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Some flames too intense to extinguish

June 13, 2013 Updated: June 13, 2013 at 6:55 am
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photo - Aerial view of the Black Forest fire Wednesday, June 12, 2013. Photo by John Wark Photography
Aerial view of the Black Forest fire Wednesday, June 12, 2013. Photo by John Wark Photography 

Cass Kilduff, speaking through a thick, fire-fueled haze, leaned over.

"Everything's not working in here - GPS-wise," Kilduff said, shaking his head.

Moments later, Kilduff saw a garage erupt on Table Rock Road.

As hundreds of firefighters from across the state battled the Black Forest fire, the salvation of one block of homes east of Monument was left to an Elbert County wildland crew patrolling in three trucks along a smoky dirt road.

Alerted to flames creeping along green grass alongside a garage, the men raced up the dirt driveway.

Two men pulled out hoses, dousing the blaze in minutes as it crept to within inches of the garage's foundation.

A single-story blue house sat about 15 feet to the north - untouched, at the moment, by the slowly advancing flames.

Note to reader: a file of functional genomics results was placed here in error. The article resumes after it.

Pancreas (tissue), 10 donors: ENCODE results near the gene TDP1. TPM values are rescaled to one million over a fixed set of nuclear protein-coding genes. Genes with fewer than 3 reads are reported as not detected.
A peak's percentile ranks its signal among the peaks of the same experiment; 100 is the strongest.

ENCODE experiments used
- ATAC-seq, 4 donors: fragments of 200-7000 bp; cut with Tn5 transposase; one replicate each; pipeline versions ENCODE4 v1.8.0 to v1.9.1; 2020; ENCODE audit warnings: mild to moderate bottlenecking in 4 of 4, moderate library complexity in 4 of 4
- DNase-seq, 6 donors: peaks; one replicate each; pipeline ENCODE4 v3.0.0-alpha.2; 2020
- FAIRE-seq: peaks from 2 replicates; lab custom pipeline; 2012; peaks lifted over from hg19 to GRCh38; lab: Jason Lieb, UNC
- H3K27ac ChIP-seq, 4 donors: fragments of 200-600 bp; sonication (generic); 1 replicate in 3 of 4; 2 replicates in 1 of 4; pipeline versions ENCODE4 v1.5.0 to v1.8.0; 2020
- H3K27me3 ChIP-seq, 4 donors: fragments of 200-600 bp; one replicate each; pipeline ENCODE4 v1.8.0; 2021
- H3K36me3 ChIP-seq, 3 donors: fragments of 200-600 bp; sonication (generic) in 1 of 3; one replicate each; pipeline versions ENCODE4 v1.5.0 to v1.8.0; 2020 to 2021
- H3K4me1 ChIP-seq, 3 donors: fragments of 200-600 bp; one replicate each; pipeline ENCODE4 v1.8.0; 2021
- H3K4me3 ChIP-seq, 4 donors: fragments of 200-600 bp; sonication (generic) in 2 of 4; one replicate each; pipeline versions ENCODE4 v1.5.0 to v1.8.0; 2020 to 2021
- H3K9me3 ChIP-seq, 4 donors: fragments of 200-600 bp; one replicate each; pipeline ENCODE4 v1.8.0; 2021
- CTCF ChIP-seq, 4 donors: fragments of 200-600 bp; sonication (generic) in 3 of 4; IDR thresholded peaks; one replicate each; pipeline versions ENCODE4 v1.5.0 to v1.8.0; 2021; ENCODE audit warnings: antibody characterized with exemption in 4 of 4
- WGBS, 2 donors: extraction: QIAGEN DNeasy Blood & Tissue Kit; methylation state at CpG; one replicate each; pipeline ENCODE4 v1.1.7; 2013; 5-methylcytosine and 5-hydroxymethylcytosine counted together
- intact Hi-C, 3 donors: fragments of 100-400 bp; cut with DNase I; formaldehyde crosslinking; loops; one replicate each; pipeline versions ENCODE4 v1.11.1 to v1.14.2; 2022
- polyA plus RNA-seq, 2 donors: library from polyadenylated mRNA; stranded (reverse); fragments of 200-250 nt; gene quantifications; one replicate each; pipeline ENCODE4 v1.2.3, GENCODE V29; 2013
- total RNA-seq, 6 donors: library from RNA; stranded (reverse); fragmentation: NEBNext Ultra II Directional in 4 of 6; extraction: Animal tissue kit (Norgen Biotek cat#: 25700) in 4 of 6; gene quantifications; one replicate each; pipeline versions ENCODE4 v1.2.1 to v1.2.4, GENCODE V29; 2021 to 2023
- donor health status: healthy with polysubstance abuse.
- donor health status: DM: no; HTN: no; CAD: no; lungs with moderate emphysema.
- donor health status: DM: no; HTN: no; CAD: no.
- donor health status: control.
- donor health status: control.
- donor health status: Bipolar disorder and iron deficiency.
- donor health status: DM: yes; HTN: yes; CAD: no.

Kilduff walked back to his red pickup and called in reinforcements.

"We've got heavy smoke," he said, speaking into a radio. "We've got to have fire due southwest of us."

Sure enough, 100 feet away, it chewed through grass and duff - the forest floor's base layer of pine needles.

About 6:20 p.m. Wednesday, less than 10 minutes after arriving, a firefighter approached.

"We're going to lose the garage - it's fully involved inside," the firefighter said. "But we can save the house."

Two minutes later, a voice piped up on the radio.

"You tell me what you need, and we'll get it to you."

Another crew ventured down Table Rock Road about 20 minutes later.

Kilduff ordered his men around the house, some finding flames licking their way up nearby trees. At 6:27 p.m., fire shot from the roof of the garage. An explosion echoed from inside.

"Hey, it's torching," Kilduff announced.

Moments later, the flames stretched into the canopy. Kilduff shouted for journalists to leave.

For a few minutes firefighters poured water on flames towering 30 feet high, and then they, too, had to retreat.

Kilduff said the crew had saved many homes while fighting the fire, but this one was lost.

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